Big Blue releases blade package for retailers

Another industry-specific offering follows IBM's recent releases for the banking sector and SMBs. By China Martens

IBM has unveiled a server, storage, networking and software bundle based on its BladeCenter servers targeting the retail sector. Known as the Systems Solutions for Retail Stores, the bundle follows similar packages the company has already announced for the banking industry and small to mid-size businesses.

IBM already has more than 100 major global retailers using its BladeCenter servers in their datacentres, says Juhi Jotwani, its director of solutions and alliances for xSeries and BladeCenter. Although retail has traditionally been seen as an industry sector slow to adopt the latest technology, retailers have latched on to blades quickly, she says.

The aim of the new bundle is to move blade usage from the datacentres into retailers' stores. "Going forward, the need for services in stores is growing tremendously," Jotwani says. Retailers are offering services including CD burning and photo printing which are driving their need for more servers, she says.

The bundle is aimed at large retailers who are running 3-4 servers in their stores, says Jotwani. "If they have less than two [servers], it doesn't make sense for them to invest in BladeCenter." IBM plans to release a similar bundle based on its low-end xSeries servers targeting smaller retailers and retailers in emerging countries in the second quarter of the year, she says.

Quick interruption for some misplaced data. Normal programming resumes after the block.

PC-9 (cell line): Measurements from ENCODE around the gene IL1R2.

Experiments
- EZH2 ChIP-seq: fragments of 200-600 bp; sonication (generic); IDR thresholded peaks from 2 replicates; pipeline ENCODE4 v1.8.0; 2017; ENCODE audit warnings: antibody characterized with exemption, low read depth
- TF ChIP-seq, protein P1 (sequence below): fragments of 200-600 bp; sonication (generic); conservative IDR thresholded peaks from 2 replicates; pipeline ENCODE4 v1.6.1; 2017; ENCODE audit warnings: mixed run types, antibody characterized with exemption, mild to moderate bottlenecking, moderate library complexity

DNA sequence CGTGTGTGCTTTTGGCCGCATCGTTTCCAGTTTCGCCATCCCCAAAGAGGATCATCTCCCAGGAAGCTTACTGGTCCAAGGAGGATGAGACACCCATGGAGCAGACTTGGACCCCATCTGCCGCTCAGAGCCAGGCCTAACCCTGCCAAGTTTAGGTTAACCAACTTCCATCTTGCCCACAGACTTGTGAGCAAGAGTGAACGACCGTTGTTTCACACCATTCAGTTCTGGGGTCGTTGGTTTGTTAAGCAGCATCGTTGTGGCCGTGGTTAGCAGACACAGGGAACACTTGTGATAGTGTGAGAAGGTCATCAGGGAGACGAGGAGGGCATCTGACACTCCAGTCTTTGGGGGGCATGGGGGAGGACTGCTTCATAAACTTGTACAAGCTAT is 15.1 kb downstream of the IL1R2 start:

BladeCenter already supports Windows, Linux and Unix applications and will now also support IBM's 4690 point-of-sale (POS) operating system. Support for a variety of different operating systems is particularly important for retail stores, Jotwani says. While many pharmacy applications are Unix-based, newer digital applications run on Linux and many POS terminals run Windows. BladeCenter servers are available with chips from Intel, AMD or IBM's own Power processors.

Users can combine the retail bundle with IBM's Store Integration Framework (SIF), a software framework based on IBM's middleware, to facilitate the remote management of applications from a central datacentre.

IBM has also partnered with Symbol Technologies to integrate Symbol's WS5120 wireless switch into the chassis of IBM's BladeCenter server as part of the bundle, Jotwani says. The switch helps retailers improve wireless availability, security and manageability.

Jotwani didn't provide specific pricing for the bundle, saying the cost could be very variable. However, she estimated an average figure of less than US$25,000 (NZ$36,000) per store for the Systems Solutions for Retail Stores hardware, software and a few basic applications.

Join the newsletter!

Error: Please check your email address.

Tags technology

More about AMDIBM AustraliaIntelLinuxSymbolSymbol TechnologiesSystems Solutions

Show Comments

Market Place

[]